Nazi-named children should stay in foster care, says appeals court

By Calvin Palmer

A state appeals court today ruled that the New Jersey couple who gave their three children names with Nazi associations should not regain custody.

State Division of Youth and Family Services removed Adolf Hitler Campbell and his two younger sisters, JoyceLynn Aryan Nation Campbell and Honszylynn Hinler Jeannie Campbell, from their home in January 2009 and placed them in foster care.

A month earlier, the family, from the Holland Township, gained public attention following a supermarket’s refusal to decorate a birthday cake for their son.

A family court had earlier determined there was insufficient evidence that the parents had abused or neglected the children. That ruling was stayed until the appeals court could review it.

Today, the three-judge appeals panel determined there was enough evidence and that the children should not be returned. The case was sent back to family court for further monitoring.

The parents, Heath and Deborah Campbell, have been restrained from giving comments.

The incident regarding the birthday cake was never mentioned at today’s hearing. The court found that several other reasons that proved the need for continued protection services for the children.

According to court records, both parents are unemployed and both suffer from unspecified physical and psychological disabilities.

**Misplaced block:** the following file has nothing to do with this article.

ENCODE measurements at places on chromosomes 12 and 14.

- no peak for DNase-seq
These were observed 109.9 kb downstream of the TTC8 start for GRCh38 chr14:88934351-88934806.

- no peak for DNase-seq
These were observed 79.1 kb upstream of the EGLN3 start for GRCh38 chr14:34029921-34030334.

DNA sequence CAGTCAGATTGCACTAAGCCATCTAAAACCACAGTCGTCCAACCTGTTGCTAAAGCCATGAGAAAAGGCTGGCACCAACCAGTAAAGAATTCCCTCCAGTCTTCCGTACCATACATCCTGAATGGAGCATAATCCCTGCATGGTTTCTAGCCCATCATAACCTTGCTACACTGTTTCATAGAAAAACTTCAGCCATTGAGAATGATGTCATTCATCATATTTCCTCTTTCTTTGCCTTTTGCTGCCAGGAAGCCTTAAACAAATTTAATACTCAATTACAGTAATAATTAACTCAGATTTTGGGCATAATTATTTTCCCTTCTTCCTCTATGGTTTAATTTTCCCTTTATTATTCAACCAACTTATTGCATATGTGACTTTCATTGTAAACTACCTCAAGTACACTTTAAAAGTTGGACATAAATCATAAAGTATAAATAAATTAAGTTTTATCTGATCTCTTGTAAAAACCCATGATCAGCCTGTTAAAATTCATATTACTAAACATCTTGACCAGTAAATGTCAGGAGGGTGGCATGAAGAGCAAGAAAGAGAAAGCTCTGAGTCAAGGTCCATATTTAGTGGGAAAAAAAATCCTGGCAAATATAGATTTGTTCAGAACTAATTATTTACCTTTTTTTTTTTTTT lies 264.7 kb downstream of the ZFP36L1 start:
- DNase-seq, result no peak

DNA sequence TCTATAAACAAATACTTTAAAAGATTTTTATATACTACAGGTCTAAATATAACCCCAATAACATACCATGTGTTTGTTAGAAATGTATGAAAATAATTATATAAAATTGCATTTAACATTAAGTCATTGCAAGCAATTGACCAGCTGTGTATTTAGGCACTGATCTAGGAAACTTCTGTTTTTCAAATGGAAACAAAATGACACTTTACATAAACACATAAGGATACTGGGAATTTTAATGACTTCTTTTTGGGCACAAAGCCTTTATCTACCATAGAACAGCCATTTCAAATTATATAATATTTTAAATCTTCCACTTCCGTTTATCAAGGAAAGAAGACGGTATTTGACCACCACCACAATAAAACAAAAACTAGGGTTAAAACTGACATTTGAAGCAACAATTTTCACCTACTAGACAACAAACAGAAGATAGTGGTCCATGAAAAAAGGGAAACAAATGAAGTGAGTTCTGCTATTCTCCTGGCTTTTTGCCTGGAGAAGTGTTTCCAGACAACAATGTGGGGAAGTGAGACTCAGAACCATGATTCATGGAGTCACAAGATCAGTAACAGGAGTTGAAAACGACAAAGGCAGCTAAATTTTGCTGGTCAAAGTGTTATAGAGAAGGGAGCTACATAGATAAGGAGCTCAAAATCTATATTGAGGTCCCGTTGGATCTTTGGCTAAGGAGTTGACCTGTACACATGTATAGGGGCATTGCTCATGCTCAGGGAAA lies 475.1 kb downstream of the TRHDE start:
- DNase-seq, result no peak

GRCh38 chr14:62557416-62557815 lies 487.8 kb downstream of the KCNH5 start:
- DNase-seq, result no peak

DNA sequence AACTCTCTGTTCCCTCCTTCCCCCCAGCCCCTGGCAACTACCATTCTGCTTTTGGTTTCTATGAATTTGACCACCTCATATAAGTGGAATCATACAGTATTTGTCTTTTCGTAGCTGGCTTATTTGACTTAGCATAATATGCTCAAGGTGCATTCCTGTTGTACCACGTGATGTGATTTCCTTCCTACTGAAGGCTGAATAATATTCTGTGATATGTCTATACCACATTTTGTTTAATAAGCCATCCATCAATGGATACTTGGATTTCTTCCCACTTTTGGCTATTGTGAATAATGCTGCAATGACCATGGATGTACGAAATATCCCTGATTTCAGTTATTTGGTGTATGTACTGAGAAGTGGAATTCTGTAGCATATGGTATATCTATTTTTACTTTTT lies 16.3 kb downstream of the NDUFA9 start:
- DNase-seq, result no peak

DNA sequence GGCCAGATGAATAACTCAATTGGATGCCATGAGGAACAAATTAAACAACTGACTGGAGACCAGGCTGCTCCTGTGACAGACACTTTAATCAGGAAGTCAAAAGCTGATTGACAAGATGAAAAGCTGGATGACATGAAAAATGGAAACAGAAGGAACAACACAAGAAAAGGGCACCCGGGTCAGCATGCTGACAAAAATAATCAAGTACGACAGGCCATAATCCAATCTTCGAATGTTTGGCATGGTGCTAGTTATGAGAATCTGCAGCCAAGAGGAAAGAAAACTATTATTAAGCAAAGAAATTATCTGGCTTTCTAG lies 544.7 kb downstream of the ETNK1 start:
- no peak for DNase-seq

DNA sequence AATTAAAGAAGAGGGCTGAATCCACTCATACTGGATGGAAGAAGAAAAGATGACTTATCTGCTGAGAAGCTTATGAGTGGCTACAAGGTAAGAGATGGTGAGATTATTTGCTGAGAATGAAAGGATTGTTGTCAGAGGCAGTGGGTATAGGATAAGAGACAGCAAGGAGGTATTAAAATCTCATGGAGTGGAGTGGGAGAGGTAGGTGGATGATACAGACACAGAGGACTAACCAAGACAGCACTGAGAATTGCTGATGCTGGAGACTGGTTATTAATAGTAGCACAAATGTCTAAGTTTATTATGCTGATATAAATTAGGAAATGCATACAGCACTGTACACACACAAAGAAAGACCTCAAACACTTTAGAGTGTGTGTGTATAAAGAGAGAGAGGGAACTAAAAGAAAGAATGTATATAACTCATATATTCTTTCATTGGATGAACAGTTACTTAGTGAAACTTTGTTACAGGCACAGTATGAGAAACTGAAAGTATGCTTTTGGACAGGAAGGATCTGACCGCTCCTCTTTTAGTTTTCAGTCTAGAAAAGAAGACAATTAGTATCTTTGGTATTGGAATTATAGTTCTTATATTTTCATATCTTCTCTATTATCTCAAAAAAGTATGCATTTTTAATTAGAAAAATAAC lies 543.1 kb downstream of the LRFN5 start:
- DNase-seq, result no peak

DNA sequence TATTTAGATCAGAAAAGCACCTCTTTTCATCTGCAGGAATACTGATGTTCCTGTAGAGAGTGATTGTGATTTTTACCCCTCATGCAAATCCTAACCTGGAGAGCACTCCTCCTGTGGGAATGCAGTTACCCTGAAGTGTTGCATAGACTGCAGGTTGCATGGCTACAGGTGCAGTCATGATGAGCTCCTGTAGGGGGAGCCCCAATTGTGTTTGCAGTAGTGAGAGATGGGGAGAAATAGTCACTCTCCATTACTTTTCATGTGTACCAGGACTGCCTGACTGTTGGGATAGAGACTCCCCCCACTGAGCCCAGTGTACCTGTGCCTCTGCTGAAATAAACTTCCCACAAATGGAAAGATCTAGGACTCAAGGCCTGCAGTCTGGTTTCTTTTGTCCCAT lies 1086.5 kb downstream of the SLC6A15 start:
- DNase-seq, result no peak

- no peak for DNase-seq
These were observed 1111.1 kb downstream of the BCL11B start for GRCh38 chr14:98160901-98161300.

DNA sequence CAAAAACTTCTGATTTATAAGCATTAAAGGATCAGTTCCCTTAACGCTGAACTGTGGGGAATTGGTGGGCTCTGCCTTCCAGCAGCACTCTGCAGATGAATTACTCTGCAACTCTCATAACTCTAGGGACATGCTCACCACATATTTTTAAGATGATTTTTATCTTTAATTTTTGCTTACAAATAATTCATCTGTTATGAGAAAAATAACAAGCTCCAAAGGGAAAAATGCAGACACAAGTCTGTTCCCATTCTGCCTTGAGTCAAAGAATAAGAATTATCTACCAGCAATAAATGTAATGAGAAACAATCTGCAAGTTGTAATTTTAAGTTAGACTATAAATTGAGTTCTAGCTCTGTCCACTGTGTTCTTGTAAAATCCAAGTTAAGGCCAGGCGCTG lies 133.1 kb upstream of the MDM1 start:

Both parents were themselves victims of childhood abuse and neither of them “has received adequate treatment for their serious psychological conditions”.

Heath Campbell, 37, cannot read and Deborah Campbell dropped out of high school before finishing the 10th grade, according to court records.

The panel found the parents “recklessly created a risk of serious injury to their children by failing to protect the children from harm and failing to acknowledge and treat their disabilities” and concluded that “evidence of prior domestic violence committed by defendant-father against his ex-wife and the two children of a prior marriage was admissible in this case to prove the risk of harm to these children”.

Their decision sides with the argument that the children’s legal guardian and DYFS made after the trial judge agreed to return the children – now aged two, three and four — to their parents.

The guardian and DYFS also insisted that the trial judge failed to properly consider the letter the mother wrote in December 2008 saying that if anything happens to her, “please” conduct an autopsy because her husband did something to her.

“We hold that evidence from the ex-wife was admissible to prove that defendant-father was a risk of harm to his children and that defendant-mother’s denials of her husband’s history of violence also made her a risk of harm to the children,” the judges wrote.

The family made headlines when a ShopRite supermarket in Greenwich, near the family’s home in Holland Township in west-central New Jersey, refused to decorate a birthday cake with their son’s name.

The cake was eventually decorated by a Wal-Mart store in Pennsylvania, across the Delaware River, but the resulting publicity put the family under media scrutiny.

[Based on reports by the Associated Press and The Star-Ledger.]

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